The season to be jolly: rural festivities to lift your spirits
As Christmas draws ever closer, Caroline Donald interviews some of the rural communities coming together to banish the winter gloom with festive celebrations both traditional and modern.
Even for those with plenty of company, winter can be hard in rural areas – with long nights, cold and damp weather, and mud, mud, mud. Plus, having just emerged from two years of covid lockdowns, the high cost of living has dealt us another whammy this winter. All over the country, however, there are communities celebrating the fact that, after an enforced hiatus, we can come together during the festive season to bring light into these dark days.
In some places, this is literal: for example, festoons of multicoloured Christmas lights have been cheering the pretty little harbour at Mousehole in Cornwall from December to early January for the past 50 years; or in Slaithwaite, West Yorkshire, where they regularly banish the winter blues for a week in February by coming together to make willow paper lanterns and parading down to the local canal in order to ‘rake the moon’ (the reflection of a large lantern) from the chilly waters.
In cider-making areas, marking midwinter can be a noisier business: wassailing is about waking the tree spirits with the clattering of pots, pans and general merriment, in the pursuit of a good apple crop for the upcoming year. Or for some rural communities, it could just be by the loud and lusty singing of carols, or the simple pleasure of being in a warm room with good company for a shared Christmas lunch.
Pride of the peaks
The village of Castleton, in Derbyshire’s Peak District National Park, prides itself on its enthusiastic display of Christmas trees and lights, which have been decking Cross Street – its main thoroughfare – since the 1960s, and now often attracts hundreds of visitors. The seasonal celebrations usually kick off in mid-November, with the primary school fayre and Santa leading a parade through the village to his grotto, his sleigh drawn by a tractor.
‘It used to be a horse!’ says local resident Vicky Turner, treasurer of Castleton at Christmas, which coordinates the various seasonal celebrations. They even managed to put on a display to lift spirits during the second pandemic lockdown (minus the usual switch-on ceremony), when the area was put into Tier 4 restrictions.
In the centre of the village, St Edmund’s Church is participating in another widespread festive tradition by holding a Christmas tree festival, with trees decorated by local organisations and businesses, and money raised by donations going to the fabric fund of the Grade I listed church. ‘The trees can be real or artificial, and there are some really ingenious ones: one of the outdoor centres does a tree decorated with ropes and climbing bits and bobs,’ says Vicky, who owns Treak Cliff Cavern, a mile outside the village. Her own display at the church is dotted with the rare blue john stone found locally.
Over at the cavern, fairy lights line the underground walls and, during weekends in December, they hold candlelit carols for up to 100 people. The nearby Peak Cavern, which can hold 500, goes one better, with carols accompanied by local silver and brass bands. ‘It is all very festive,’ says Vicky – and despite the energy crisis, the show will go on this year around Castleton: ‘Most people have LED lights, anyway.’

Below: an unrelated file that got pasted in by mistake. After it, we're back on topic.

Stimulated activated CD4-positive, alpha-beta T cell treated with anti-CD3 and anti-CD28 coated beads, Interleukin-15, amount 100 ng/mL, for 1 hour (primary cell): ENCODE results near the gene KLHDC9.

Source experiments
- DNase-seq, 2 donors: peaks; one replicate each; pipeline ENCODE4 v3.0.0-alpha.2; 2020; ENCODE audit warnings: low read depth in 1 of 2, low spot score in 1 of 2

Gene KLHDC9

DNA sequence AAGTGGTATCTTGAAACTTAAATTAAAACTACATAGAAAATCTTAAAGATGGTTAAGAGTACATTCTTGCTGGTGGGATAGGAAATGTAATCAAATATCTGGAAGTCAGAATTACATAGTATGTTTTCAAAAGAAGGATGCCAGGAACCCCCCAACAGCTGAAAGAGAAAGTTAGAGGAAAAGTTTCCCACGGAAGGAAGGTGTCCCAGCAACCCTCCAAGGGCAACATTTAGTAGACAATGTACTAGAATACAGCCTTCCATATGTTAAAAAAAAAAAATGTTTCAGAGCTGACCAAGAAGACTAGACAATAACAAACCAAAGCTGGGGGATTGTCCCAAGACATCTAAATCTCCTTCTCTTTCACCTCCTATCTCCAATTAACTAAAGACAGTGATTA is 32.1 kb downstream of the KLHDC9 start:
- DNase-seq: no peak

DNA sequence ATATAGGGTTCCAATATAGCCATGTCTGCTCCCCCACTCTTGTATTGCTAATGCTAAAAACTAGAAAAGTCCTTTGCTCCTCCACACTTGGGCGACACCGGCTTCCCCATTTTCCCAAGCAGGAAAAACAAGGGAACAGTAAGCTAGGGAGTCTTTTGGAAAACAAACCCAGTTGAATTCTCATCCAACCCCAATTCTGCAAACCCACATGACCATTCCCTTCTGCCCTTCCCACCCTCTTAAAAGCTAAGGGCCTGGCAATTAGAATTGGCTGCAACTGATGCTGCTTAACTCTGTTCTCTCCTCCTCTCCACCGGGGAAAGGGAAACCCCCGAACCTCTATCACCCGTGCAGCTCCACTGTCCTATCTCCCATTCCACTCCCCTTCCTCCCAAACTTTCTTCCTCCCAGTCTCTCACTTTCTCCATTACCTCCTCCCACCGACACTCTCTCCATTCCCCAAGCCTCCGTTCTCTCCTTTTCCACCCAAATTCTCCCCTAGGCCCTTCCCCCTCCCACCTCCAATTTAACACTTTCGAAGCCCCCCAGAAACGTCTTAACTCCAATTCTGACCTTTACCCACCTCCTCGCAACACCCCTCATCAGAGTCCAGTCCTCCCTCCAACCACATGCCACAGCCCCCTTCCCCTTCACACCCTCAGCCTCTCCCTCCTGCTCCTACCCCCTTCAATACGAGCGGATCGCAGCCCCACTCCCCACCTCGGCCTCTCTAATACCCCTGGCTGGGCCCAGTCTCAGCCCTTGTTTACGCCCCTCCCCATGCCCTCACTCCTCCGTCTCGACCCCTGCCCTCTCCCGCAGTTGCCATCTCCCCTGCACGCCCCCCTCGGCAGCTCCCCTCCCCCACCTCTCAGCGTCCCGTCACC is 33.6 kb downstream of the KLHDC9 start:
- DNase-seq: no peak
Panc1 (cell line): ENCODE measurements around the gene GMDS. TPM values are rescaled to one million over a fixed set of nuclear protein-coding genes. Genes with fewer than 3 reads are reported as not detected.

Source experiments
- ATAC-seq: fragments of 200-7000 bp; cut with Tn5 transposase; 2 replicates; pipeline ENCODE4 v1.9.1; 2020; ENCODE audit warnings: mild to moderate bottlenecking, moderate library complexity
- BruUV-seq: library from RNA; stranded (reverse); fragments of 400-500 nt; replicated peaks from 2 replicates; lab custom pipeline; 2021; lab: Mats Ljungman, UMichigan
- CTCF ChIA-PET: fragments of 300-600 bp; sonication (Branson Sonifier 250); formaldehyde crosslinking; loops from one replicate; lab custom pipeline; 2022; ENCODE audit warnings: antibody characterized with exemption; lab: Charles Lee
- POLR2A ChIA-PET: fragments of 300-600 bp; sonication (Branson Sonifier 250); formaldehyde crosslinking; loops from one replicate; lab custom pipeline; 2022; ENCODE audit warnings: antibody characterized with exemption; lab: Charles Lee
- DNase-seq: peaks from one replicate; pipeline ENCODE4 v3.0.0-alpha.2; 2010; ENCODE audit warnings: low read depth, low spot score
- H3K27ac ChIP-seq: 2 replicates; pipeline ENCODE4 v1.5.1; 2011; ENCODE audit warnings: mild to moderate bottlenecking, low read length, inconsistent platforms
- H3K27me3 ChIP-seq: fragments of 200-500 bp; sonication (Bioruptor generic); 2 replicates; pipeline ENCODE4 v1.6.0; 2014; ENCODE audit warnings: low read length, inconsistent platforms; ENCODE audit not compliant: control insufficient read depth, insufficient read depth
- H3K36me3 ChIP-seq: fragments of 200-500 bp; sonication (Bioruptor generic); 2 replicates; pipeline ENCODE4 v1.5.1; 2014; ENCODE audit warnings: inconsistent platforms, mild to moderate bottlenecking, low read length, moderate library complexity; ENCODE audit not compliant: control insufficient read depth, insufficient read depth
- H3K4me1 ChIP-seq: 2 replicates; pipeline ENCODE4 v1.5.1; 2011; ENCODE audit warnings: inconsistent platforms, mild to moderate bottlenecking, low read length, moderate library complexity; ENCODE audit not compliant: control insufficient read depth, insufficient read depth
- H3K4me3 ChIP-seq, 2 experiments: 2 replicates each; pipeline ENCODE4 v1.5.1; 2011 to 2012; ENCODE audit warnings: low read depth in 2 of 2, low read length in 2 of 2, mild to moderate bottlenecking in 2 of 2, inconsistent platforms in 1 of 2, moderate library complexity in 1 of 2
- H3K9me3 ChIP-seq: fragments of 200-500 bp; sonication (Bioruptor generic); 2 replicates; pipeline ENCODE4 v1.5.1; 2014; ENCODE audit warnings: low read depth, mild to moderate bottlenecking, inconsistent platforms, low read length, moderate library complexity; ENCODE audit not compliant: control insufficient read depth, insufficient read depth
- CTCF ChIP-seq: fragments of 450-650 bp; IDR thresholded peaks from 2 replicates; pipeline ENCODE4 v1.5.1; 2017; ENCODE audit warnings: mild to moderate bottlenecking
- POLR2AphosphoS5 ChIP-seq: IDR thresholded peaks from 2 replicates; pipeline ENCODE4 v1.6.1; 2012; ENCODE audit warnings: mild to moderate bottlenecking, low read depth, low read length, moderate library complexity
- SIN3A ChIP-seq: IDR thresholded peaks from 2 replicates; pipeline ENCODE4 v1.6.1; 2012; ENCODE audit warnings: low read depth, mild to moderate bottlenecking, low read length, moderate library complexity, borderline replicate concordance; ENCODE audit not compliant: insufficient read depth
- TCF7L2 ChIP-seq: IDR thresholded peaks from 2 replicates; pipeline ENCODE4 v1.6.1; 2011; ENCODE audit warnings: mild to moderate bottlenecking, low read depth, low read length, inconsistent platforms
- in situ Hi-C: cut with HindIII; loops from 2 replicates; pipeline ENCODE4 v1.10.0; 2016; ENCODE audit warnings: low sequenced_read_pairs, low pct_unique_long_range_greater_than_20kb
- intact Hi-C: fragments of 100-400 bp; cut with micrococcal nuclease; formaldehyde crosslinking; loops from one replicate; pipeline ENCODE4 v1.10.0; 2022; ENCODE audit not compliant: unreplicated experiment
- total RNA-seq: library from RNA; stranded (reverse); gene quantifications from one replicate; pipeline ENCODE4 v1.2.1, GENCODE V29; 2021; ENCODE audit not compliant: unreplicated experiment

The celebrations are, as Vicky notes, ‘a real community affair for the whole two-month festive period, with different village organisations all involved in the preparations and events’. And, after costs are covered, all money goes to local charities.
Embracing rural tradition
Many rural communities still celebrate midwinter customs that honour the traditional connections between people, the seasons and the local landscape – and, in some cases, may even pre-date Christmas itself! Waking up orchards from their wintry slumbers by wassailing is one such tradition, which dates back to pagan times. Although the ceremony is now often held on Twelfth Night, the community of Whimple in Devon holds its celebration a little later – on 17 January – as it keeps to the pre-Gregorian calendar.
The event was first mentioned by a Victorian folklorist, and recorded events date back to 1931; today’s ceremonies were reinstated by the Whimple History Society in 1993. Encouraging a good harvest is serious stuff here, as cider-making has long been a vital part of the local economy, and the area once boasted the largest number of orchards in the world. It was the home of Whiteways Cyder, which closed in 1989. Although the factory site was sold off for development, ‘most of the orchards were retained, and cider-making is still very popular in the village’, says Louise Walmsley, who is the curator of the Whimple Heritage Centre.
So what does the Whimple wassail entail? ‘We gather and process through the village in traditional costume, visiting the orchards,’ explains Louise. ‘A wassail prince and princess are chosen from the village primary school; the princess carries a piece of toast that has been dipped in cider (why, nobody knows!), and she is lifted up, so that she can put it into one of the apple trees.’